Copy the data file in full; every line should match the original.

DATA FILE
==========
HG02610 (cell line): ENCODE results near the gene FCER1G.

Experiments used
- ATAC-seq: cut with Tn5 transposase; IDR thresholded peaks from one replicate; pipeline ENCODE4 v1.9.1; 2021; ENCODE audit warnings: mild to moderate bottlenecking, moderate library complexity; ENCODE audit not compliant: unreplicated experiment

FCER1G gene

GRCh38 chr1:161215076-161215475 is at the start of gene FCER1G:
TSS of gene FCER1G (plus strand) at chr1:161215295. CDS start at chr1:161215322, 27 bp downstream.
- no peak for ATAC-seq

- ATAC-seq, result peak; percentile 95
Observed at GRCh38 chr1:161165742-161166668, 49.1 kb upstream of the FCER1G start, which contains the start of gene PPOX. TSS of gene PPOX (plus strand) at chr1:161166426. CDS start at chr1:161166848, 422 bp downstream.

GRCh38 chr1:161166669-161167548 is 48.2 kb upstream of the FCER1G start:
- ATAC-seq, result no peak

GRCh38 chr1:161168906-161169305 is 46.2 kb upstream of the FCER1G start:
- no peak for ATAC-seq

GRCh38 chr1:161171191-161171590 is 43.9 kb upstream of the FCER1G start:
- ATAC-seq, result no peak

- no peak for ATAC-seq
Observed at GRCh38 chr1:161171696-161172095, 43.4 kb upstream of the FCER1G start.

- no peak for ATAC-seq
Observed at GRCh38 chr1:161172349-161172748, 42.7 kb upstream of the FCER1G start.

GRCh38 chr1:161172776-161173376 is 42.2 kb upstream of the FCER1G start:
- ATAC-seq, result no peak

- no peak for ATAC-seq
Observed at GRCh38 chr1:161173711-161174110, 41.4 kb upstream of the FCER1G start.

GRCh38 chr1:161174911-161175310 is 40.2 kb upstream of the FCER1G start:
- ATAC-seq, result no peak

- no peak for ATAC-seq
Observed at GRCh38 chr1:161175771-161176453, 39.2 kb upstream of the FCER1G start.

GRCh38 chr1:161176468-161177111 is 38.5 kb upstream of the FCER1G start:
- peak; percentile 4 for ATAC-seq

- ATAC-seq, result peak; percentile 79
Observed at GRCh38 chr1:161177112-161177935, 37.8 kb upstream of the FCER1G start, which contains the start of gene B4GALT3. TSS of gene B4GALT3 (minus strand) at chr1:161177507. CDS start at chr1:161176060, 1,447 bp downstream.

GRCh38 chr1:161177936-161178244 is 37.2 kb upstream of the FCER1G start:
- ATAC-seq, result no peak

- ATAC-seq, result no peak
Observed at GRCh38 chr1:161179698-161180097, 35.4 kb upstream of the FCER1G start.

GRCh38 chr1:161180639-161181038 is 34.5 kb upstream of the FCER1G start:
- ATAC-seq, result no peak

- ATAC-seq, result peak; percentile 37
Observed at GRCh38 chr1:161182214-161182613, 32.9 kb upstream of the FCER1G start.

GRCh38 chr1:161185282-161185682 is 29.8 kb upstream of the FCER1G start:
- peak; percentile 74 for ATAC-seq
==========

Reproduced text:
HG02610 (cell line): ENCODE results near the gene FCER1G.

Experiments used
- ATAC-seq: cut with Tn5 transposase; IDR thresholded peaks from one replicate; pipeline ENCODE4 v1.9.1; 2021; ENCODE audit warnings: mild to moderate bottlenecking, moderate library complexity; ENCODE audit not compliant: unreplicated experiment

FCER1G gene

GRCh38 chr1:161215076-161215475 is at the start of gene FCER1G:
TSS of gene FCER1G (plus strand) at chr1:161215295. CDS start at chr1:161215322, 27 bp downstream.
- no peak for ATAC-seq

- ATAC-seq, result peak; percentile 95
Observed at GRCh38 chr1:161165742-161166668, 49.1 kb upstream of the FCER1G start, which contains the start of gene PPOX. TSS of gene PPOX (plus strand) at chr1:161166426. CDS start at chr1:161166848, 422 bp downstream.

GRCh38 chr1:161166669-161167548 is 48.2 kb upstream of the FCER1G start:
- ATAC-seq, result no peak

GRCh38 chr1:161168906-161169305 is 46.2 kb upstream of the FCER1G start:
- no peak for ATAC-seq

GRCh38 chr1:161171191-161171590 is 43.9 kb upstream of the FCER1G start:
- ATAC-seq, result no peak

- no peak for ATAC-seq
Observed at GRCh38 chr1:161171696-161172095, 43.4 kb upstream of the FCER1G start.

- no peak for ATAC-seq
Observed at GRCh38 chr1:161172349-161172748, 42.7 kb upstream of the FCER1G start.

GRCh38 chr1:161172776-161173376 is 42.2 kb upstream of the FCER1G start:
- ATAC-seq, result no peak

- no peak for ATAC-seq
Observed at GRCh38 chr1:161173711-161174110, 41.4 kb upstream of the FCER1G start.

GRCh38 chr1:161174911-161175310 is 40.2 kb upstream of the FCER1G start:
- ATAC-seq, result no peak

- no peak for ATAC-seq
Observed at GRCh38 chr1:161175771-161176453, 39.2 kb upstream of the FCER1G start.

GRCh38 chr1:161176468-161177111 is 38.5 kb upstream of the FCER1G start:
- peak; percentile 4 for ATAC-seq

- ATAC-seq, result peak; percentile 79
Observed at GRCh38 chr1:161177112-161177935, 37.8 kb upstream of the FCER1G start, which contains the start of gene B4GALT3. TSS of gene B4GALT3 (minus strand) at chr1:161177507. CDS start at chr1:161176060, 1,447 bp downstream.

GRCh38 chr1:161177936-161178244 is 37.2 kb upstream of the FCER1G start:
- ATAC-seq, result no peak

- ATAC-seq, result no peak
Observed at GRCh38 chr1:161179698-161180097, 35.4 kb upstream of the FCER1G start.

GRCh38 chr1:161180639-161181038 is 34.5 kb upstream of the FCER1G start:
- ATAC-seq, result no peak

- ATAC-seq, result peak; percentile 37
Observed at GRCh38 chr1:161182214-161182613, 32.9 kb upstream of the FCER1G start.

GRCh38 chr1:161185282-161185682 is 29.8 kb upstream of the FCER1G start:
- peak; percentile 74 for ATAC-seq